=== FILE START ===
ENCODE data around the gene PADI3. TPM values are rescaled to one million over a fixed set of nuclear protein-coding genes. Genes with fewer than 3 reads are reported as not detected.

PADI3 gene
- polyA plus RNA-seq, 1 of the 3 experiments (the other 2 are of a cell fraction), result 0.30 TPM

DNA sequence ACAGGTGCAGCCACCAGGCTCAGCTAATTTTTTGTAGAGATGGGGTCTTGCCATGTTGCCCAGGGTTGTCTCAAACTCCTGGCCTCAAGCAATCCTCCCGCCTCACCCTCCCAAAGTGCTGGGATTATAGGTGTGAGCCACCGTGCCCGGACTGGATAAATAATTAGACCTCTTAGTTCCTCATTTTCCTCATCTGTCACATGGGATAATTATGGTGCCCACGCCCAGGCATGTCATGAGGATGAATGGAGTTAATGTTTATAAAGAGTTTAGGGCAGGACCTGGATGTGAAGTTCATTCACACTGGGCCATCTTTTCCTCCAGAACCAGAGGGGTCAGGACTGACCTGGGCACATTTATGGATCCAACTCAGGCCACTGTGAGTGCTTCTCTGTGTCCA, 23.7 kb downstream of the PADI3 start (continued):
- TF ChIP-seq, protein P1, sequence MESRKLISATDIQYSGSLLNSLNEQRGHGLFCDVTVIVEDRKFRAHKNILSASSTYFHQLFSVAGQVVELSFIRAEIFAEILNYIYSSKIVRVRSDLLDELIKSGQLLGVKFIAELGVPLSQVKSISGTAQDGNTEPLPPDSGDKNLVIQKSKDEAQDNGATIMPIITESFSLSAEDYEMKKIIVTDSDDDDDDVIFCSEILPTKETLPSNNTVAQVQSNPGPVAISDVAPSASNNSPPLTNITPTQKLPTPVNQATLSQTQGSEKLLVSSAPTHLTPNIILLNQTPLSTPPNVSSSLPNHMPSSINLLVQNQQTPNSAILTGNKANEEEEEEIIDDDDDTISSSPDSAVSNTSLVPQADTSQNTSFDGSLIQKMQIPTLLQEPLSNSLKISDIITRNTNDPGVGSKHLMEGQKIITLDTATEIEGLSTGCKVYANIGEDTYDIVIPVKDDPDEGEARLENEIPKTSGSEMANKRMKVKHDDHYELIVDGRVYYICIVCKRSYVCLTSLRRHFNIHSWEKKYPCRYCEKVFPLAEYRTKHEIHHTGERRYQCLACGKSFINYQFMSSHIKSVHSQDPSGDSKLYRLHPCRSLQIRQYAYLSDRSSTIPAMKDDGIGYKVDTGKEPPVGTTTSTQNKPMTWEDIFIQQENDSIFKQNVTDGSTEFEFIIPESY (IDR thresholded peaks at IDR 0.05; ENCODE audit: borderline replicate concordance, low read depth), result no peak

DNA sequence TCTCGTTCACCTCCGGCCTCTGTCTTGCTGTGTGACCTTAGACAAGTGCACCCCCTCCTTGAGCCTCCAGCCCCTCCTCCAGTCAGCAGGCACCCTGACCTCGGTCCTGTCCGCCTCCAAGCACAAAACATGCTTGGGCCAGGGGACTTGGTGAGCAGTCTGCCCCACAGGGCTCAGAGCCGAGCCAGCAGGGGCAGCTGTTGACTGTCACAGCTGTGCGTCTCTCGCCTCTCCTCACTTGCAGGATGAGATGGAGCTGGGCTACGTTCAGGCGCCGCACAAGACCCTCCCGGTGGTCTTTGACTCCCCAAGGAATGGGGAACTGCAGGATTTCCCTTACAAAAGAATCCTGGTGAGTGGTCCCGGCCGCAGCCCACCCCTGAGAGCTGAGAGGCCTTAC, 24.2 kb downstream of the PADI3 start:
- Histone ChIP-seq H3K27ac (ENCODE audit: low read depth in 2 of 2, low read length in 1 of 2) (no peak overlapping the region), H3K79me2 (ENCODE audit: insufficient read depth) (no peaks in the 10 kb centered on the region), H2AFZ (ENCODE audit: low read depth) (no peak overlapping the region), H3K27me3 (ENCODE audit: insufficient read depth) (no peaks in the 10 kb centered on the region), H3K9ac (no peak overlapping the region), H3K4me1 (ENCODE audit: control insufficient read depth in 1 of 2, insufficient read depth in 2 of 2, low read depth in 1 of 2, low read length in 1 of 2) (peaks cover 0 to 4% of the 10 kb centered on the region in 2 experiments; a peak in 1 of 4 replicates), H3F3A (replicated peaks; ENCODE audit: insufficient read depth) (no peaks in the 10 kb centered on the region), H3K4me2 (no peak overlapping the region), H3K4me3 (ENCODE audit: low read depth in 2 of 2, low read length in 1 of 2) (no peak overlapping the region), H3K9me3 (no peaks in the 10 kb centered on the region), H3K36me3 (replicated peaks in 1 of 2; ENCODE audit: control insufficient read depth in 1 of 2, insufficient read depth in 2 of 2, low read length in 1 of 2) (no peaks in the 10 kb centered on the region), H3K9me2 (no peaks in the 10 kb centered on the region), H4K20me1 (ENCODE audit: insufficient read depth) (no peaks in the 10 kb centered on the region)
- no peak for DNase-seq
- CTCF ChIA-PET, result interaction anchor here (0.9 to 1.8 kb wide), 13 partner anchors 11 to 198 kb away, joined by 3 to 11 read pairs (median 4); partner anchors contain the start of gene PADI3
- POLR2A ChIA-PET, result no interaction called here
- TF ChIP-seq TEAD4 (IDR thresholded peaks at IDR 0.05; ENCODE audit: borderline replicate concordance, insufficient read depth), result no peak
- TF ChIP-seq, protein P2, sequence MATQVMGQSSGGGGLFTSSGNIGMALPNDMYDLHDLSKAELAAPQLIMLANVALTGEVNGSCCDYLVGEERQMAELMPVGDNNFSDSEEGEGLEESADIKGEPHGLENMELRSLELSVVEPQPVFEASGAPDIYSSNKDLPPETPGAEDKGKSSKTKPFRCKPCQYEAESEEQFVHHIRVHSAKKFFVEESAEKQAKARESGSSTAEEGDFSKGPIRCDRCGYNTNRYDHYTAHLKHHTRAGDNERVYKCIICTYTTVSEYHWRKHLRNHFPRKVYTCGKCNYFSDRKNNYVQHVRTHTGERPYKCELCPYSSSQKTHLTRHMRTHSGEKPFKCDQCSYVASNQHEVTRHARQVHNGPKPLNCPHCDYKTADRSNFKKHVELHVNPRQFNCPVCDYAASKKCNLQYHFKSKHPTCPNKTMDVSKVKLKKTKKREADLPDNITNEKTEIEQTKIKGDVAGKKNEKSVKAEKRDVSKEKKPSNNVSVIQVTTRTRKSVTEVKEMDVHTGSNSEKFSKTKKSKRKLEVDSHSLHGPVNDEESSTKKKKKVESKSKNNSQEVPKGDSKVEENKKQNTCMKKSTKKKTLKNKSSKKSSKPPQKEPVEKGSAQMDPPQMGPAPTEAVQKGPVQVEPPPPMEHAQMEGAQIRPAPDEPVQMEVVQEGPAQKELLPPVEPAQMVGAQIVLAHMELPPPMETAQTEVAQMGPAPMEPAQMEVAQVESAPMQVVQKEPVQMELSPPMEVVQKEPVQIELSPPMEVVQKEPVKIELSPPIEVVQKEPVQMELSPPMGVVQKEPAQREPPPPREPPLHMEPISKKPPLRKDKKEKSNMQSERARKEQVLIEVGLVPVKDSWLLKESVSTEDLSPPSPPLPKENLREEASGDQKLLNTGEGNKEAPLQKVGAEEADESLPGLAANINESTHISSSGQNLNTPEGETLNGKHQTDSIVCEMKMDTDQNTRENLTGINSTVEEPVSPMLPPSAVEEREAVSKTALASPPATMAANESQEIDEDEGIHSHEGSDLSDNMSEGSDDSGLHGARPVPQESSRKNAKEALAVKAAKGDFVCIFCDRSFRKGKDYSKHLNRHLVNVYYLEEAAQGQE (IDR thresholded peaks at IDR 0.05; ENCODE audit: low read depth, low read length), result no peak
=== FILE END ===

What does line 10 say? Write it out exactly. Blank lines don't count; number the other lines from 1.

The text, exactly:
- POLR2A ChIA-PET, result no interaction called here